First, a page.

American Heritage® Dictionary of the English Language, Fourth Edition
- n. Payment for labor or services to a worker, especially remuneration on an hourly, daily, or weekly basis or by the piece.
- n. Economics The portion of the national product that represents the aggregate paid for all contributing labor and services as distinguished from the portion retained by management or reinvested in capital goods.
- n. A fitting return; a recompense. Often used in the plural with a singular or plural verb: the wages of sin.
- v. To engage in (a war or campaign, for example).
Century Dictionary and Cyclopedia
- n. A gage; a pledge; a stake.
- n. That which is paid for a service rendered; what is paid for labor; hire: now usually in the plural. Sometimes the plural form is used as a singular. In common use the word wages is applied specifically to the payment made for manual labor or other labor of a menial or mechanical kind: distinguished (but somewhat vaguely) from
salary(which see), and from fee, which denotes compensation paid to professional men, as lawyers and physicians.
- n. Synonyms Pay, Hire, etc. See salary.
- To pledge; bet; stake on a chance; lay; wager.
- To venture on; hazard; attempt; encounter.
- To engage in, as in a contest; carry on, as a war; undertake.
- To let out for pay.
- To hire for pay; engage or employ for wages.
- To pay wages to.
- In ceramics, to knead, work, or temper, as potters' clay.
- To contend; battle.
- To serve as a pledge or stake for something else; be opposed as equal stakes in a wager; be equal in value: followed by with.
- n. An amount of money paid to a worker for a specified quantity of work, usually expressed on an hourly basis.
- v. transitive, obsolete To wager, bet.
- v. transitive, obsolete To employ for wages; to hire.
- v. transitive To conduct or carry out (a war or other contest).
GNU Webster's 1913
- v. To pledge; to hazard on the event of a contest; to stake; to bet, to lay; to wager.
- v. To expose one's self to, as a risk; to incur, as a danger; to venture; to hazard.
- v. To engage in, as a contest, as if by previous gage or pledge; to carry on, as a war.
- v. obsolete To adventure, or lay out, for hire or reward; to hire out.
- v. obsolete To put upon wages; to hire; to employ; to pay wages to.
- v. (O. Eng. Law) To give security for the performance of.
- v. obsolete To bind one's self; to engage.
- n. obsolete That which is staked or ventured; that for which one incurs risk or danger; prize; gage.
- n. That for which one labors; meed; reward; stipulated payment for service performed; hire; pay; compensation; -- at present generally used in the plural. See Wages.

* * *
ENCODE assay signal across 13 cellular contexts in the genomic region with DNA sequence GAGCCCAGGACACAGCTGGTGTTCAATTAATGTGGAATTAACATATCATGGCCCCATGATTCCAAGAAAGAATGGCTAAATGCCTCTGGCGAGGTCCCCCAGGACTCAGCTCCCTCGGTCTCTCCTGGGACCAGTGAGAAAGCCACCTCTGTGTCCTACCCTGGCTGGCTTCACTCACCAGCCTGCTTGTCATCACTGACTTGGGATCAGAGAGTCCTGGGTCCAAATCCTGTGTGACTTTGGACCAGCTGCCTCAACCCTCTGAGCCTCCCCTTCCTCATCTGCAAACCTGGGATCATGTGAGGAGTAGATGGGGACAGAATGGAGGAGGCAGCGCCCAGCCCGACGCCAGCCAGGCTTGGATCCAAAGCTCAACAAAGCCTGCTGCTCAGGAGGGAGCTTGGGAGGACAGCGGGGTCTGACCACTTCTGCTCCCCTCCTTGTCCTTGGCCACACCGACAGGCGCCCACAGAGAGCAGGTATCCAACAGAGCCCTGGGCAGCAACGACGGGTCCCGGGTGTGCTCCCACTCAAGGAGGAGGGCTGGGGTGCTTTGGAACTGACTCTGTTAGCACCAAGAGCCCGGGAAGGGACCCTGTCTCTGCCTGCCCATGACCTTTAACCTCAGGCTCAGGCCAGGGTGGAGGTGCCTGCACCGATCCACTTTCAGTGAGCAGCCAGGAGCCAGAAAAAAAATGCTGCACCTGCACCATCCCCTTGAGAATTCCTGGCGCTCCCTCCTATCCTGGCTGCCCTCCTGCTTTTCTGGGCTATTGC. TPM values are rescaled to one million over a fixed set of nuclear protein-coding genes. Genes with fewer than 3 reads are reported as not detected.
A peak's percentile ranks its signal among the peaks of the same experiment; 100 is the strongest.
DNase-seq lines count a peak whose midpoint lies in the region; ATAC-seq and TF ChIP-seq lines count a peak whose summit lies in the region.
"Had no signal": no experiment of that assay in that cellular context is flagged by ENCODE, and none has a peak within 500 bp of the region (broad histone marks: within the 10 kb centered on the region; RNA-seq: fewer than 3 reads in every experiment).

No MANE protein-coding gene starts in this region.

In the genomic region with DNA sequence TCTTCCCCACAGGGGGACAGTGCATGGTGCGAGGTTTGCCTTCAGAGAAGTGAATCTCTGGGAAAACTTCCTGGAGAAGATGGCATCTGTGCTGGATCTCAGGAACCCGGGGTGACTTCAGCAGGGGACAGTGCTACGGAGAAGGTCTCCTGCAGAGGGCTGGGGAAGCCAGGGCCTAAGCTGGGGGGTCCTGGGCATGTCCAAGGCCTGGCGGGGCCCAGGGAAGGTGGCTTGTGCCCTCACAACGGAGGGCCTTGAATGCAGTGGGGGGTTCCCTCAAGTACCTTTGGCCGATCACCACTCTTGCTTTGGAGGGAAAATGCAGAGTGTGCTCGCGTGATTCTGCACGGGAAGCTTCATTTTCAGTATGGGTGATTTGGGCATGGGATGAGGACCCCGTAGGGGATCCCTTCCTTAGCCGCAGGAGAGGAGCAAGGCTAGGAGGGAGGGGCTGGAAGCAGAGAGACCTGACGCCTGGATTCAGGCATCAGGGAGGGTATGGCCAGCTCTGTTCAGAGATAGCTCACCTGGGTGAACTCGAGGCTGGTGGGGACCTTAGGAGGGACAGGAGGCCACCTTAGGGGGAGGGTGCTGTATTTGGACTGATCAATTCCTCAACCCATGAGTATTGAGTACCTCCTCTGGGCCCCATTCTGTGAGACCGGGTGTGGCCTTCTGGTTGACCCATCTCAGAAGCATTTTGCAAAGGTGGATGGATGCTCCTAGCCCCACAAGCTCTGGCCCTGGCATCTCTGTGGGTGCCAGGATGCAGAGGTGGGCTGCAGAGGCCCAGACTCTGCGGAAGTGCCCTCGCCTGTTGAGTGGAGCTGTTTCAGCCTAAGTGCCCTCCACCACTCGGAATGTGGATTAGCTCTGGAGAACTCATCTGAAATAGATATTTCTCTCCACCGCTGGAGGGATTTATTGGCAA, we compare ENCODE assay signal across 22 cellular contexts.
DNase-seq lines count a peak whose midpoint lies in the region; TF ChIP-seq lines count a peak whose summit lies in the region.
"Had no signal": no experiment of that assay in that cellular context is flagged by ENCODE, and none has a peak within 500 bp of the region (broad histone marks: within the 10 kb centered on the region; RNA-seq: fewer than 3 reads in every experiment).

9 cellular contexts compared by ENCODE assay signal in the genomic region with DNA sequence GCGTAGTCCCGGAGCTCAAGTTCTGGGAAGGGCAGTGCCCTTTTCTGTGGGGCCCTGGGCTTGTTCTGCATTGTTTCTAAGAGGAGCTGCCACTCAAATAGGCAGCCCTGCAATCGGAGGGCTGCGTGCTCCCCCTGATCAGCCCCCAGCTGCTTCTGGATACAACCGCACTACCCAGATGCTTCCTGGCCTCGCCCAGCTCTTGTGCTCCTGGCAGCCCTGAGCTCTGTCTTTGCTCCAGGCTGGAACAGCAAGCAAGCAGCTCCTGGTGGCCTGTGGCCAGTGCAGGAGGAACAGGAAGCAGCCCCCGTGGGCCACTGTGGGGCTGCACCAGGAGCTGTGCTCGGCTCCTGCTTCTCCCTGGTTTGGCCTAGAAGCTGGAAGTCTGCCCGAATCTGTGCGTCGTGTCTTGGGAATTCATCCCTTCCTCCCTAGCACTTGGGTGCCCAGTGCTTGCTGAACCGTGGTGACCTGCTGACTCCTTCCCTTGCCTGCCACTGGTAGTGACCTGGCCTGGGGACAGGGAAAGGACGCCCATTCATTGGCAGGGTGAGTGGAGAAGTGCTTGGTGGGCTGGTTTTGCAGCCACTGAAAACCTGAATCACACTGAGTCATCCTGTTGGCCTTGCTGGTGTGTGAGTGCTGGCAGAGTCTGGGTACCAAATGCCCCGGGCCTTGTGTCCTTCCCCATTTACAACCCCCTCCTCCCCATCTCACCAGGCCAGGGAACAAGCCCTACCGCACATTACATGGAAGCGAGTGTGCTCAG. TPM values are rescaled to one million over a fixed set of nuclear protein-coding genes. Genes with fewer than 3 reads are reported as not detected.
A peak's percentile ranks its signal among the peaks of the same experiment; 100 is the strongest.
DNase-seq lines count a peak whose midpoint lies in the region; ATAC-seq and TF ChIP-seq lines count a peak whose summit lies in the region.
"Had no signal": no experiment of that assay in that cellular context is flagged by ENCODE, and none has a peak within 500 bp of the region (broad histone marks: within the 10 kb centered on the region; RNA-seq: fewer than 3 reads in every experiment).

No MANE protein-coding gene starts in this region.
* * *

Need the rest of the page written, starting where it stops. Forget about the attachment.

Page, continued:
- v. carry on (wars, battles, or campaigns)
- n. something that remunerates
- Middle English, from Old North French, of Germanic origin. (American Heritage® Dictionary of the English Language, Fourth Edition)
“If the min wage is coercive, then all law is coercive.”
“Hence, I can't agree that the min wage is coercive.”
“Instead he takes the sane position: a large pool of cheap, foreign labor pushes down wages for US Citizens (who wants wage competition with a guy who thinks the min wage is a great salary?) and, in a post-9/11 world, how much sense does it make to have 12-20 million unidentified people walking around the country?”
“All future pay raises must be frozen until the min wage is raised to $7.25 an hour for all 50 states in America!”
“South into the unionized mills and you made a pass at organizing widely — you know, have what you call a wage increase drive, and you'd negotiate.”
“Increasing min wage is ALWAYS a good idea, since as wages go up, there’s more people willing to take those jobs, hence, decreased unemployment and a more competent work force.”
“(voice-over): At CASA Latina, volunteers say what they call wage theft from illegal immigrants is on the rise, partly because of the bad economy and partly because of discrimination.”
“Were the workmen to enter into a contrary combination of the same kind, not to accept of a certain wage under a certain penalty, the law would punish them very severely; and if it dealt impartially, it would treat the masters in the same manner.”
“And that means admitting minimum wage is too high.”
“That wage is about 50% higher than the median income, and when you add in the cost of the benefits it is tough for people to swallow.”
These user-created lists contain the word ‘wage’.
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English words of Norman-French origin.
Words made of the following: qwertasdfgzxcvb. I've stood on the shoulders of giants... users mollusque and reesetee made similar lists before I even existed on Wordnik. :)
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